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T.J. Yates, Caleb Hanie and Why Backup Quarterbacks Are Important

CINCINNATI, OH - DECEMBER 11:  T.J. Yates #13 of the Houston Texans runs with the ball during the Texans 20-19 win over the Cincinnati Bengals  in the NFL game at Paul Brown Stadium on December 11, 2011 in Cincinnati, Ohio.  (Photo by Andy Lyons/Getty Images)
Andy Lyons/Getty Images
Eli NachmanyCorrespondent IIIDecember 12, 2011

This season, a rash of injuries to the mid-tier of NFL quarterbacks has left the league as a desolate wilderness of second- and third-string quarterbacks.

This viral injury bug has hit the likes of Matt Schaub, Jay Cutler, Jason Campbell, Matt Cassel and even Peyton Manning.

Before this year, many teams didn’t consider the importance of their backup quarterback.

NFL organizations have realized that, in fact, their backup quarterback is an important player.

No one would have believed that the fates of Houston, Chicago and Kansas City, three projected playoff teams, would come down to the likes of T.J. Yates, Caleb Hanie and Tyler Palko (respectively) in the same season.

While some of these signal-callers have failed in their efforts, there are a few backups who have stepped in and been very good.

Houston is fully committed to T.J. Yates as their quarterback and it’s paid off. Yates led the Texans to a division-clinching win over the Cincinnati Bengals yesterday, leading an 80-yard touchdown drive with 2:33 left to win the game 20-19 in the waning seconds.

The rookie quarterback from UNC wasn’t even the Texans’ backup quarterback—he was the emergency third signal-caller. Either way, Yates got his chance and hasn’t disappointed.

Houston is 3-0 with Yates as their starting quarterback. Coach Gary Kubiak has eased his rookie quarterback into the offense, raising his pass attempts from 15 in his first game (in which he relieved an injured Matt Leinart), 25 in his second game against Atlanta and finally 44 attempts yesterday against Cincinnati.

It’s Week 14, the chips are on the table and Houston is all-in with their young quarterback.

In some other cities, the backup quarterback has faltered in the spotlight and the team is on the brink of imploding as the playoffs near.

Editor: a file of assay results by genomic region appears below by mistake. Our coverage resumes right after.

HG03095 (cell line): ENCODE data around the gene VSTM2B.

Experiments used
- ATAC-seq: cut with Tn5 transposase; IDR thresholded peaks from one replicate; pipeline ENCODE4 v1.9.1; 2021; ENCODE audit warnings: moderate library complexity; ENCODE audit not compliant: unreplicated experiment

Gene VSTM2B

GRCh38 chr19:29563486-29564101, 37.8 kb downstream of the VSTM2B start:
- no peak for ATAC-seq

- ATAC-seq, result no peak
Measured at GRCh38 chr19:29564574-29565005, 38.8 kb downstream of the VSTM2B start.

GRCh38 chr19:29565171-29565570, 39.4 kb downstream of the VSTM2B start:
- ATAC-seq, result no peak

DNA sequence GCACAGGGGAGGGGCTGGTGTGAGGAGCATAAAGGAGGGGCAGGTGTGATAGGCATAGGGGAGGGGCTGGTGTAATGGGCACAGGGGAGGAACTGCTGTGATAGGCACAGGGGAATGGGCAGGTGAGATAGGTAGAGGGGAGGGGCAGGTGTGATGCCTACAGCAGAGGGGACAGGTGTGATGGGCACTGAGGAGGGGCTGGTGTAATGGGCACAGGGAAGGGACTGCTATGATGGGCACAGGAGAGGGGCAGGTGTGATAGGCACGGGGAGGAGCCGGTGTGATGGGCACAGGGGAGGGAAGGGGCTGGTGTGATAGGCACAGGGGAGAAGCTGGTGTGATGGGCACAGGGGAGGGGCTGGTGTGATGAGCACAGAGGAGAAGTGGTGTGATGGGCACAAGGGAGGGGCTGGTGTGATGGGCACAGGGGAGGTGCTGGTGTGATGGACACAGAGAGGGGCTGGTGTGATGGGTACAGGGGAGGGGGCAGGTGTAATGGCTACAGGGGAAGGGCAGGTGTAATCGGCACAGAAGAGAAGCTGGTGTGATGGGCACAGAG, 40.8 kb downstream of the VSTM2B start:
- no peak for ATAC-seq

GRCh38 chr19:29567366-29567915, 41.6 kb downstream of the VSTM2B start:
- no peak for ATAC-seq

Completely on the other side of the Yates spectrum stands Chicago quarterback Caleb Hanie.

Hanie, this season, is 0-3 in his starts and has driven the once 7-3 Bears into a telephone pole.

Yesterday, we saw Hanie’s ineptitude when he could only score 10 points against a Broncos defense that allowed 32 points to Christian Ponder and the Vikings.

Last week, Hanie was even worse, tossing three interceptions and completing 11-of-24 passes for just 133 yards against the Chiefs.

With the injuries to Jay Cutler and Matt Forte, it’s almost safe to say that the season is over in Chicago.

About as bad as Hanie is Tyler Palko of the Kansas City Chiefs; Palko had his number called when Chiefs starter Matt Cassel went down.

Palko is 1-3 as a starter and he’s thrown just two touchdowns with seven interceptions.

The Pittsburgh graduate, Palko has been miserably bad this year and it’s cost the Chiefs any hope of a playoff berth. Once 4-4, the Chiefs are now an awful 5-8 and they are way out of the playoff race.

CHICAGO, IL - DECEMBER 04:  Tyler Palko #4 of the Kansas City Chiefs is pursued by Israel Idonije #71 of the Chicago Bears at Soldier Field on December 4, 2011 in Chicago, Illinois. The Chiefs defeated the Bears 10-3.  (Photo by Jonathan Daniel/Getty Imag
Jonathan Daniel/Getty Images

I won’t even go into what’s going on in Indianapolis, but after Peyton Manning went down for the season, the Colts have gone 0-13 and their best quarterback, Curtis Painter, has throw six touchdowns to nine interceptions and has completed just 54 percent of his passes.

That’s pretty bad.

Either way, this season has proven that every team must have a legitimate backup plan if their starting quarterback gets injured. In the face of adversity, the Houston Texans were prepared while the Chicago Bears and Kansas City Chiefs (and Indianapolis Colts) were not. 

The Texans have never made the playoffs before, but now, behind fifth-round pick and rookie T.J. Yates, Houston will finally enjoy playoff football.

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